With about 74,000 individuals currently detained at 38 prisons across the country, Malaysia's prisons are overcrowded, reported Bernama
The report was quoting Home Affairs Deputy Minister Mohd Azis Jamman, who said that the Government is considering to set up private prisons to solve the overcrowding problem in Malaysian jails
Azis Jamman said that the Ministry of Home Affairs has directed the Prisons Department to study the feasibility of establishing private penitentiaries and submit its findings to the Ministry.
"If the proposal paper prepared by the department is acceptable, Home Minister Tan Sri Muhyiddin Yassin will submit it to Cabinet for consideration," Bernama reported him as saying at the closing of a colloquium on prison modernisation held in Kajang on Friday, 22 November.
The Deputy Home Minister said that he recently had an opportunity to see the operations of a private prison during his working trip to Britain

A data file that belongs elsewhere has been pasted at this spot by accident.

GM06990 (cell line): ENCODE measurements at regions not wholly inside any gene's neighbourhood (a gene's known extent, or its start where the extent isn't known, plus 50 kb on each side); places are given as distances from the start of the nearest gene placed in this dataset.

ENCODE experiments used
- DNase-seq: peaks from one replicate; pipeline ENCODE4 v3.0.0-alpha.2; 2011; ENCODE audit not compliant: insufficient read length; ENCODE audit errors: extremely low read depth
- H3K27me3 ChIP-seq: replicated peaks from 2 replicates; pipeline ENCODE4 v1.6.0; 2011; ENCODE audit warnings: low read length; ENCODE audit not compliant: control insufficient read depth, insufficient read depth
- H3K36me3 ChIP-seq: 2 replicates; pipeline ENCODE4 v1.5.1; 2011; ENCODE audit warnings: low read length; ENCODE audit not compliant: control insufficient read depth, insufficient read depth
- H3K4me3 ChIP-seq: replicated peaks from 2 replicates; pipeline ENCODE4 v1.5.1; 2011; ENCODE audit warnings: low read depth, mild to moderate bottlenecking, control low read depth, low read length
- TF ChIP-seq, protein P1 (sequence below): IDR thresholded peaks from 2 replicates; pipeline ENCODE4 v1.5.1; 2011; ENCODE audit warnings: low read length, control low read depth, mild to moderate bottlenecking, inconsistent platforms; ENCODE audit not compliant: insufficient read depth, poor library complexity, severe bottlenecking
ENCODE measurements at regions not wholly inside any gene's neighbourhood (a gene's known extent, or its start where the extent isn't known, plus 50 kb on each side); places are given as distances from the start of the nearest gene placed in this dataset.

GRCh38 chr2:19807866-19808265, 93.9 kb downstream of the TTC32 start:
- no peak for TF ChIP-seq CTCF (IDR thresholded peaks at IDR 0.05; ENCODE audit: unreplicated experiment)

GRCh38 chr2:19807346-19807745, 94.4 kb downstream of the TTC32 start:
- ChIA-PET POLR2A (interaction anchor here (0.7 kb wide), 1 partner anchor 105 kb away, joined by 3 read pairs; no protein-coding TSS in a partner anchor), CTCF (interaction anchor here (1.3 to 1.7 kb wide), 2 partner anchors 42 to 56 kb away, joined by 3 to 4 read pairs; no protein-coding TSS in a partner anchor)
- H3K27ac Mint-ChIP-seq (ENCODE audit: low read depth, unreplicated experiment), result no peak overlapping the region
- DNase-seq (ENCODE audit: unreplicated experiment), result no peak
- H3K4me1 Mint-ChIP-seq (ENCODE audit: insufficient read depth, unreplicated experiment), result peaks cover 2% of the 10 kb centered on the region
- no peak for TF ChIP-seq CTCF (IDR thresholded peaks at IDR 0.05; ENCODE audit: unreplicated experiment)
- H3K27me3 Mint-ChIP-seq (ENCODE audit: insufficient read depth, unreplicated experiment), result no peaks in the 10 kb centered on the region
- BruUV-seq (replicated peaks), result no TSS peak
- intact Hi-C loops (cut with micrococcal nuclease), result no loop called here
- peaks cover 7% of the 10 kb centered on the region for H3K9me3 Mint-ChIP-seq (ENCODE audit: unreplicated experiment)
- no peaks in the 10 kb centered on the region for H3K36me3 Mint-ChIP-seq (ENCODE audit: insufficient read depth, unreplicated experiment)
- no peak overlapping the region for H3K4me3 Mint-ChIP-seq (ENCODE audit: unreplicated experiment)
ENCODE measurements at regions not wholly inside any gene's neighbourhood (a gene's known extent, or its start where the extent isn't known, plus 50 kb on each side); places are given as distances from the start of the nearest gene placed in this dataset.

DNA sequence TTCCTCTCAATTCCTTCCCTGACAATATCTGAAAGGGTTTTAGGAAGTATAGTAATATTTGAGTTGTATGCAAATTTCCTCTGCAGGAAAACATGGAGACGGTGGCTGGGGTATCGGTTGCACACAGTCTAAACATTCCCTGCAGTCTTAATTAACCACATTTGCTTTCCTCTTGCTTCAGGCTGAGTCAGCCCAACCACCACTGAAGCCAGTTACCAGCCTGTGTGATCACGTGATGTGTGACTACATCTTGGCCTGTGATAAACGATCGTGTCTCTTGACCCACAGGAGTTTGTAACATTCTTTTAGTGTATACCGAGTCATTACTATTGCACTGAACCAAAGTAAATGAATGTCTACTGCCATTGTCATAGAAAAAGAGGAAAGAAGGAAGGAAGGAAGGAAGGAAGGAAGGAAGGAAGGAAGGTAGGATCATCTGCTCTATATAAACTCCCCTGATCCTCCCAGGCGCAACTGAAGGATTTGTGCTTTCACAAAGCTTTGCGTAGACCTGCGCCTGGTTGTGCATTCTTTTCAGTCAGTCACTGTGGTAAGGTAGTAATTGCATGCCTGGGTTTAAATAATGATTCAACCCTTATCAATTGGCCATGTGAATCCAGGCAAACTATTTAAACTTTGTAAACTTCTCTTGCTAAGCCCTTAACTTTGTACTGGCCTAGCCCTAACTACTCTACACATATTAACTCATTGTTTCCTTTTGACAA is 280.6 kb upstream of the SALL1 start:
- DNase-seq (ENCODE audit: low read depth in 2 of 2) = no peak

According to him, such private prisons resulted in the government there not having to build new prisons.
"I have tasked the Prisons Department to look into the feasibility of having a similar concept in the country," Azis Jammam was quoted as saying by The Star yesterday.
"Maintaining and managing prisons is expensive as we also need to consider operational costs as well as the welfare of both staff members and inmates," he said, adding that the government has already implemented the parole and Compulsory Attendance Order systems to reduce overcrowding in prisons.
The private prisons, if proven to be a feasible solution, would house inmates who are being sentenced for low-to-medium offences
Following the news, netizens have taken to Twitter to urge the Government to not consider it, while pointing out why this a bad move
Meanwhile, the Deputy Home Minister recently said that PDRM can inspect anybody's mobile phone during a random check: